said, that if the Amendments were to be made on the grounds stated by the noble Earl, they were not sufficient. The original enactments stood upon the ground that there was good reason to suppose that Jurors had been intimidated, and that substantial 1296 justice could not be obtained according to the usual course of the common law, and that being so, it was without any violation of the liberty of the subject, enacted that such offences as those to which this Bill referred should be tried by Courts-martial. The noble Earl could only have been right before upon the supposition that justice was not to be obtained in Ireland according to the course of the common law. If that were still the case, why alter the provisions of the Bill? The provisions of this Bill, as they originally stood, were most stringent. When the Bill, of which this was in part an imitation, passed in 1829, the degree of political agitation in Ireland was most violent; it was much greater than at present. The election for Clare had just brought to the world the knowledge of the fact, that there was a sort of military organization among the people of Ireland—they were not riotous—they paid an insulting obedience to the law—there was throughout the country a latent rebellion that might be called into active exertion by those who were at the head of the Catholic Association; yet the Government of that day did not introduce such enactments as were to be found in this Bill. If the noble Earl was prepared to show that the condition of Ireland was improved, he should be most ready to accede to the Amendments now proposed, but as the noble Earl had said nothing of the kind—as he had given no explanation that could lead him to draw such an inference—he should with the greatest reluctance be compelled to refrain from giving his support to Amendments, which, if the state of things in Ireland was not altered, appeared to have been somewhat irrationally introduced into this Bill.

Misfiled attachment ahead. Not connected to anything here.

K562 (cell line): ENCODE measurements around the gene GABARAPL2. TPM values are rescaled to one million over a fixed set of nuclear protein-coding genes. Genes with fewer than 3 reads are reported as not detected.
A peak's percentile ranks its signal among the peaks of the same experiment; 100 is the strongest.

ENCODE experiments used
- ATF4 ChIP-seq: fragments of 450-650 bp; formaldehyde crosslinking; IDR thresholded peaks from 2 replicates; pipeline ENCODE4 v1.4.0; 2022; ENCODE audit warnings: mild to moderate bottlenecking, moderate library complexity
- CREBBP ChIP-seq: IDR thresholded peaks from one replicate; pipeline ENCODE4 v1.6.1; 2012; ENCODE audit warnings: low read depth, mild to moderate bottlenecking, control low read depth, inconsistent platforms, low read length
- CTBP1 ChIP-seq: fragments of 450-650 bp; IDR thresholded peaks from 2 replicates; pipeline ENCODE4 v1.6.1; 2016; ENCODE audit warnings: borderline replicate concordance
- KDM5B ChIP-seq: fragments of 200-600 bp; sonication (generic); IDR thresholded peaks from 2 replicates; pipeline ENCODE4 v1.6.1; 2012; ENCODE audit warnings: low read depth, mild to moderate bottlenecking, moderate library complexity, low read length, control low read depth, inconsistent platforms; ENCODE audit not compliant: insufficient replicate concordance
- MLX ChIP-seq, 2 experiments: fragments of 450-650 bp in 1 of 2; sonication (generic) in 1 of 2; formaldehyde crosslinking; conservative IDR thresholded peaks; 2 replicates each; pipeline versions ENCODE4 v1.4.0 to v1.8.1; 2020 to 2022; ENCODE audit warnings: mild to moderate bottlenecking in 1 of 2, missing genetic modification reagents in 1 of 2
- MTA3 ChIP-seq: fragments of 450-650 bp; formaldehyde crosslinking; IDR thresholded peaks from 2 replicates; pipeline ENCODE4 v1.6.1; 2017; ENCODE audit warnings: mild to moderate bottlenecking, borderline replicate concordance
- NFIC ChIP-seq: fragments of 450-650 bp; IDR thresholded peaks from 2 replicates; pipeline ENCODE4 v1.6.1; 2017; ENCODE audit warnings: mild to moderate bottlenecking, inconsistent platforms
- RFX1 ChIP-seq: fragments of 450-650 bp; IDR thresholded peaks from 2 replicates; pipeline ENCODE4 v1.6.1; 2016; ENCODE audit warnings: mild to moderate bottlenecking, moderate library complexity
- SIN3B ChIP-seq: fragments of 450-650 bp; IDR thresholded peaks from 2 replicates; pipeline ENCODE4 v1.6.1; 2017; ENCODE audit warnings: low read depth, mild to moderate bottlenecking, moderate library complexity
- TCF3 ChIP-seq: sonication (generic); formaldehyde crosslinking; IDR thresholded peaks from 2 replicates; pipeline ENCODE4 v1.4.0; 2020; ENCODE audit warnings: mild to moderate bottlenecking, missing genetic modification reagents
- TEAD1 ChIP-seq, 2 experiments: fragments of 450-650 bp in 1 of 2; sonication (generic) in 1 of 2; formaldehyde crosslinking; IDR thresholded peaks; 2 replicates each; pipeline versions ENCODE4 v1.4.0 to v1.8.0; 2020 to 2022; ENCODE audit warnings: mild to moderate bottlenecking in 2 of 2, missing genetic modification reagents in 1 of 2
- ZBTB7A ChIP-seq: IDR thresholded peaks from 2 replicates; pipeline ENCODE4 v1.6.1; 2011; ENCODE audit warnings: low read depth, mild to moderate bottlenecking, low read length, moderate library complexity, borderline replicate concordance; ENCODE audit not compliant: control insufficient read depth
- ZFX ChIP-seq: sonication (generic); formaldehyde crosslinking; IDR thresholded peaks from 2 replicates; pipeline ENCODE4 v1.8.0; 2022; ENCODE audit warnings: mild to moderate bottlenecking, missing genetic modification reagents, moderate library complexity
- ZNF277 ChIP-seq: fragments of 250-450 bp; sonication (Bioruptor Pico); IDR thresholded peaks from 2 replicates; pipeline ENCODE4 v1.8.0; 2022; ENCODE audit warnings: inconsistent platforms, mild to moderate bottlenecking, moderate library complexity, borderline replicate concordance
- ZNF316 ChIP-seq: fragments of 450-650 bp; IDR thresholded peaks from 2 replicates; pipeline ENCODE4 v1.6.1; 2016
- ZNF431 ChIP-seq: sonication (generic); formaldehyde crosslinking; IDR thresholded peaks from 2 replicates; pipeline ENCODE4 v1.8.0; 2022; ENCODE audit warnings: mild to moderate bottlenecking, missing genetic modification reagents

§ The Earl of Eldon